The role of the insurance market in developing Fintech

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Have you thought about the risks of e-commerce?

This blog talks to those interested in Fintech and in particular the promotion of the start-ups that drive innovation in financial markets.

My digital start-up, Pension PlayPen is in terms of staff, fixed assets and profitability, a very small business.

And yet we find ourselves working with some of the biggest business software companies in the UK. Our product is a means for employers to choose the right workplace pension for their circumstances and assess their liabilities prior to staging auto-enrolment.

In terms of brand, Pension PlayPen stands for “restoring confidence in pensions”. But to get to the mass market that has little confidence in or access to good quality pensions advice, Pension PlayPen must first win the confidence of these business software organisations and their users – accountants, payroll bureaux and of course employers.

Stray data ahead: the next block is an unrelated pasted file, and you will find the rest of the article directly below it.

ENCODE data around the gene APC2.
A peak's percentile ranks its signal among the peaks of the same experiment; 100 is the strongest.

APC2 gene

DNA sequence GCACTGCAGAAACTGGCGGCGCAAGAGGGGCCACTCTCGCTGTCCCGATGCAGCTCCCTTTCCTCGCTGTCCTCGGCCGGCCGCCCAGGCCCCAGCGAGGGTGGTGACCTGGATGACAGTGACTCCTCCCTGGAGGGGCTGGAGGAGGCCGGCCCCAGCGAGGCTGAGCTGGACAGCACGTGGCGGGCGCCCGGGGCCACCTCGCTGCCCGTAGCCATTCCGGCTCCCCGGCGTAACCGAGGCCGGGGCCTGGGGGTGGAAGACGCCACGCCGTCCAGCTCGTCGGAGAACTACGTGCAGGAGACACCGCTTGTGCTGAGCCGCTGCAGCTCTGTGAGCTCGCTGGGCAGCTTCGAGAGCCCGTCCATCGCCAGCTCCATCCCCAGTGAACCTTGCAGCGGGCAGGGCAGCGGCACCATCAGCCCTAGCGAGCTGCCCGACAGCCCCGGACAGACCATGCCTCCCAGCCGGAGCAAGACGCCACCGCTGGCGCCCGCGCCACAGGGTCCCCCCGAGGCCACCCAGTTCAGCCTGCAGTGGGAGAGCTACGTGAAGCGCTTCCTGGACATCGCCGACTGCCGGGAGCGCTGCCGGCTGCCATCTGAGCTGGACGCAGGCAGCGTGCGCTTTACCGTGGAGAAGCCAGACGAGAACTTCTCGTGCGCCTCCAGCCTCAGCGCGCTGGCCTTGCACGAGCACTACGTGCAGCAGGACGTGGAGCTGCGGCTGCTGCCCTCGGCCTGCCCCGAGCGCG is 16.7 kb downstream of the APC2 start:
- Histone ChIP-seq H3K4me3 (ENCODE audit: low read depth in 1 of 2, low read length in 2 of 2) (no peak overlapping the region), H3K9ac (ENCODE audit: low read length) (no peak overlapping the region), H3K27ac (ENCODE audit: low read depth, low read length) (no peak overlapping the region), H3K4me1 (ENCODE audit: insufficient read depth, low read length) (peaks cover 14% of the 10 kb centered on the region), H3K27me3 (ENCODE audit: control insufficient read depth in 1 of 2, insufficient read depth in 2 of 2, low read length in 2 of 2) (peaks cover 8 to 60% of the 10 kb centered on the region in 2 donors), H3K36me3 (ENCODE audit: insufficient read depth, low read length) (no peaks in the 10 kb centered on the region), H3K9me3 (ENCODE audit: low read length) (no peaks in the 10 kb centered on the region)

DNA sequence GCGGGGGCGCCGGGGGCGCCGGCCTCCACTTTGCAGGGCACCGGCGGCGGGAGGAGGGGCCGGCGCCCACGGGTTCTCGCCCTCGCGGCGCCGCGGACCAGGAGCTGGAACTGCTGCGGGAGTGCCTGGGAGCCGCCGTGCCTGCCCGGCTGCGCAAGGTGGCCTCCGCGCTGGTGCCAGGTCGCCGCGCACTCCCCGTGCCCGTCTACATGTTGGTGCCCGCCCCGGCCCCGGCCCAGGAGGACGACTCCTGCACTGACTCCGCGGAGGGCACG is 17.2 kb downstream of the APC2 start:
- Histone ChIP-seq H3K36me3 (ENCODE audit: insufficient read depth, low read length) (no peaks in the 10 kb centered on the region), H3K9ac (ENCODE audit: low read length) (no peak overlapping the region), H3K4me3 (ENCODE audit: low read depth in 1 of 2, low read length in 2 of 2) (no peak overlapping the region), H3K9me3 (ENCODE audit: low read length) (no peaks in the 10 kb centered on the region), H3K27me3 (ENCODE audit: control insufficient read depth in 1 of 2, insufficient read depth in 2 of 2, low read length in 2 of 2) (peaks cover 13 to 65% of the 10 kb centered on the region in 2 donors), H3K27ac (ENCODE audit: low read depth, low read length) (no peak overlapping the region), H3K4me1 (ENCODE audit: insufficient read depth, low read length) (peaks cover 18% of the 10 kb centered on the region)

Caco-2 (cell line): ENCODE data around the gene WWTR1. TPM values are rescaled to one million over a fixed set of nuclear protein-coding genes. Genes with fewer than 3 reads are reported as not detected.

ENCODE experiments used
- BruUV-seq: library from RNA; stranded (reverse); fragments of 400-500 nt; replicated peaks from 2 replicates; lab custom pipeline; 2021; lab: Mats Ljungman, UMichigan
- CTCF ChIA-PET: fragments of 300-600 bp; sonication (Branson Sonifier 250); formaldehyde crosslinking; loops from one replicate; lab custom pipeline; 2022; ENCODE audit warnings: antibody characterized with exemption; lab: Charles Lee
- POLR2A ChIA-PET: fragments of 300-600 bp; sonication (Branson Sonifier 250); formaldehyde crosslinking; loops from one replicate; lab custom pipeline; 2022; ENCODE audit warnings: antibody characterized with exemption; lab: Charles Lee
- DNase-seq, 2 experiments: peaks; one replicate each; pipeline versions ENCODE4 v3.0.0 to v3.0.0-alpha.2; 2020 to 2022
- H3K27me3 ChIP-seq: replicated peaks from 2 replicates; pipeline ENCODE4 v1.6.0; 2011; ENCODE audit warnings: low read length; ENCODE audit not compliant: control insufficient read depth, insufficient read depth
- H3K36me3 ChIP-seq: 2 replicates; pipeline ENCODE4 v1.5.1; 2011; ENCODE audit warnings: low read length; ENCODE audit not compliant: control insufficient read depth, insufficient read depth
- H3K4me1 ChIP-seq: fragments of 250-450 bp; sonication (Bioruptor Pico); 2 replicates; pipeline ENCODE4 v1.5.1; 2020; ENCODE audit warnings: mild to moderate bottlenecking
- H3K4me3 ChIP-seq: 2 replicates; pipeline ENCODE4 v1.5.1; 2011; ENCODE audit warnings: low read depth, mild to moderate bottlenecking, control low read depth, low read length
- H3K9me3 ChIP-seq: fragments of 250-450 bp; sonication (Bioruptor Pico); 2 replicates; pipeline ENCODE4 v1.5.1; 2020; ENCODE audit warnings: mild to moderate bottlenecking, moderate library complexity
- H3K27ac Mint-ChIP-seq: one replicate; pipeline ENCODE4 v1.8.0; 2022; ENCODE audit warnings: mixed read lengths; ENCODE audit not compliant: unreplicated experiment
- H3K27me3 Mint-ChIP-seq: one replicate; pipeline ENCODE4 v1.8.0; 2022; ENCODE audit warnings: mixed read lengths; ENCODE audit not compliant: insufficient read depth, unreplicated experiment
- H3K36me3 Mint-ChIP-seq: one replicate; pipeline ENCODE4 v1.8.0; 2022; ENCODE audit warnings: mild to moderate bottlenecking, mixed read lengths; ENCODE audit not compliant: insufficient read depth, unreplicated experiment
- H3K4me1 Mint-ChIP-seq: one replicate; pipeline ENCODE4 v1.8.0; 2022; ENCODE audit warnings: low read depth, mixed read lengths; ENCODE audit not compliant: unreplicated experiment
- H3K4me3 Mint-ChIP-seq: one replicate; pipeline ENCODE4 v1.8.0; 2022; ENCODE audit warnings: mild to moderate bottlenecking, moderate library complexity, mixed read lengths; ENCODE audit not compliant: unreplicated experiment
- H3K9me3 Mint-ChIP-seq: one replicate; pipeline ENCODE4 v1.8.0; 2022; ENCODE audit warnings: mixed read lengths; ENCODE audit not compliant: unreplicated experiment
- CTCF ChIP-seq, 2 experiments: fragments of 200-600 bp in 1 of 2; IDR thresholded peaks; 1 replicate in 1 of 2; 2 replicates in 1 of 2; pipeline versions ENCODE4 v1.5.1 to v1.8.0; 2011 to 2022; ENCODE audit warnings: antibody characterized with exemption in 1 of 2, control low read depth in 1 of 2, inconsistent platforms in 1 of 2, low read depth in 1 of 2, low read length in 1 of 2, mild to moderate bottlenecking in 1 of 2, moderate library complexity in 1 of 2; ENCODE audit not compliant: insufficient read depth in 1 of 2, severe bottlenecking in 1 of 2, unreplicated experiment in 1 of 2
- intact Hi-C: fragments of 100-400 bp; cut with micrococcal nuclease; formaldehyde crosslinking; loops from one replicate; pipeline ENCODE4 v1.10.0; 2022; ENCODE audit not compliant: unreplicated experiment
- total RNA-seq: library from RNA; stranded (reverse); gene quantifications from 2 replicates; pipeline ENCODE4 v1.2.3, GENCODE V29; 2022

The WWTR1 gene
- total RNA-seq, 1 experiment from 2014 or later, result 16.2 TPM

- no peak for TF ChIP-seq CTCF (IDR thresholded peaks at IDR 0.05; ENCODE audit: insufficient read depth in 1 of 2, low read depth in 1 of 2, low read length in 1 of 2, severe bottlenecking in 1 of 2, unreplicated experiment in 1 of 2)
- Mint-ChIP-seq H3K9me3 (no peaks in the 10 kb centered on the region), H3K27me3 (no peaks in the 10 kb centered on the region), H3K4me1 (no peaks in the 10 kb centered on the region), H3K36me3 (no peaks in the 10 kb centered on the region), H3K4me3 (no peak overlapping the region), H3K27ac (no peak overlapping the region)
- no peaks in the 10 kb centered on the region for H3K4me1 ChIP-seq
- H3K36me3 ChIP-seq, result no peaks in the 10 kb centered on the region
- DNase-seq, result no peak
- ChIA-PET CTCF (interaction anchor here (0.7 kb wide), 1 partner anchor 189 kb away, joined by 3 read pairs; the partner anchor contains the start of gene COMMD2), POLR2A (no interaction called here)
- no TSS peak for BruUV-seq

Corporate guarantees not enough.

These businesses think about the risks of e-commerce all of the time. The issues of cyber-security and the threats to data and indeed the code on which these organisations have built their reputation is very real.

The  factors that attract large businesses to start-ups like ours, our agility and energy, are based on the entrepreneurs that run those businesses being true to their brand and delivering true product. Fidelity to principles such as “restoring confidence” is part of the contract, but how can such intangibles be guaranteed?

In our experience they cannot. The guarantee of a company such as Pension PlayPen is of no value as it is based on no more than the word of its management, and that management cannot be trusted to deliver in the event of the risks that large firms think about.


The critical role of insurance

For small Fintech based advisers to thrive in the febrile e-commerce market (which my firm works in) we need the support of the insurance market.